(ISBN 0-563-55597-1)






 Detecting A signal in

 the Time Vortex, the

 Doctor and Ace land

 on Blinni-Gaar. They

 soon discover that

 the native population

 are little more than

 zombies, addicted to

 Channel 400. As the

 Doctor investigates,

 he finds that the

 television company

 has aN agenda that

 has nothing to do

 with entertainment.


 Why is the Director-

 General of Channel 

 400 so interested in

 the Doctor? Who are

 the mysterious aliens

 who watch from the

 shadows of the Brago

 nebula? And why is

 a pack of Zzinbriizi

 jackals stalking the

 streets of THE PLANET?


 As the Doctor is

 drawn deeper and

 deeper into a web of

 intrigue, he FINDS an

 unexpected ally of

 the most dangerous



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Prime Time

JULY 2000






Short and sweet, Prime Time is Mike Tucker’s first solo writing project. It is also, without a doubt, his most exciting work to date.


True to form, Tucker presents his novel in the form of a three-part television serial, this time complete with a trailer, pre-title sequence, and even a commercial break (the latter being more of a reflection on the story, rather than an attempt to emulate the television series!)


Somewhat gallingly though, the entire novel is littered with footnotes referring to the author’s past and present works – The Genocide Machine, Storm Harvest, and even the short story Stop the Pigeon from the Short Trips anthology are all referenced, most of them more than once. Now as unfashionable as it is to admit to liking continuity-heavy stories, more often than not I love them – but (and feel free to call me a cynic!) I do not want cheap adverts for books and audios that I already own constantly rammed down my throat!


Mercifully though, Tucker’s self-advertising (or possibly BBC Books’ self-advertising, I’m

not sure who to blame!) does not detract too much from what is a remarkably compelling, albeit wholly unoriginal, story. Fans who recall Steve Lyons’ sixth Doctor novel for Virgin publishing, Time of Your Life, will no doubt spot numerous parallels with that story here, particularly in how Channel 400 seeks to control the population of Blinni-Gaar through its programming (which naturally includes their new reality show, Doctor When), but I would argue that Prime Time does a much better job than Time of Your Life when it comes to fleshing out the concepts.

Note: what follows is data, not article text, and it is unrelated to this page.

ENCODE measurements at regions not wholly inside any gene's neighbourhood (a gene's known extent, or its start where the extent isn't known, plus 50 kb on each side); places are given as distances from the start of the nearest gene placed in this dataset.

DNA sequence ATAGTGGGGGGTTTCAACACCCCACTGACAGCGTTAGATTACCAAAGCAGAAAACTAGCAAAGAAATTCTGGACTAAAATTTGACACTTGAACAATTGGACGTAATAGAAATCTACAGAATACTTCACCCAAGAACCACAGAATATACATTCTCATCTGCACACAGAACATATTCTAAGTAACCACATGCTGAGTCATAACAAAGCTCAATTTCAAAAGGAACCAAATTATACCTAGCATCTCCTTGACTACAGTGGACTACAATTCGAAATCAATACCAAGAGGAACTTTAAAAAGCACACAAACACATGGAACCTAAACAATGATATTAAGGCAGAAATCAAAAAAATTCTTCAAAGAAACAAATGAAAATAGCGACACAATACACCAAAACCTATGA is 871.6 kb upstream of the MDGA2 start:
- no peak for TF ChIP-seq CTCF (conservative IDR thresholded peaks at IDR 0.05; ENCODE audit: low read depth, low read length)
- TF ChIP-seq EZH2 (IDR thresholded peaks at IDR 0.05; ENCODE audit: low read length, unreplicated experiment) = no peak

I also really took to Tucker’s Fleshsmiths, an

example of which can be seen on the book’s

front cover, as brought to life by Steve Cole. A

much less sympathetic version of Star Trek:

Voyager’s Vidians, the Fleshsmiths allow

Tucker to do what he does so well and really

push the body horror in this story. The fate of

Ace’s friend Greg Ashby (a Tucker pseudonym,

I believe) wonderfully illustrates just how terrifying what the Fleshsmiths do to you is.


Further, whilst the inclusion of the moribund, cheetah-infected Master feels like something of an afterthought, his presence does really give the novel a real lift in the latter half – I couldn’t get enough of his scenes with the Doctor, even when it was a Zzinbriizi jackal impersonating the Master and not the genuine article.


“He had already checked the body inside the coffin. Ace. Dead.

Not old, young, as she was now. Young and dead. He hadn’t foreseen this…”


Of course though, the real talking point of Prime Time is Ace. Not only is this a strong novel for her in terms of what she has to do and what she goes through, there is also a delightfully harrowing twist at the end which really opens up the possibilities for further stories. I reckon Tucker has already secured his next commission, and it is one that I cant wait to read.


Copyright © E.G. Wolverson 2006


E.G. Wolverson has asserted his right under the Copyright, Designs and Patents Act, 1988 to be identified as the author of this work.



This story culminates in the Doctor’s discovery of a near-future Ace’s corpse. This apparent inconsistency would be resolved (in a manner of speaking) by the later novel Loving the Alien.


The Master’s role in this story makes it very difficult to explain how he could have travelled directly from the Cheetah planet to Earth, as he claims to have done in First Frontier (which is set later, but was released earlier). Presumably events between this story and First Frontier saw the Master’s memories corrupted in some fashion.


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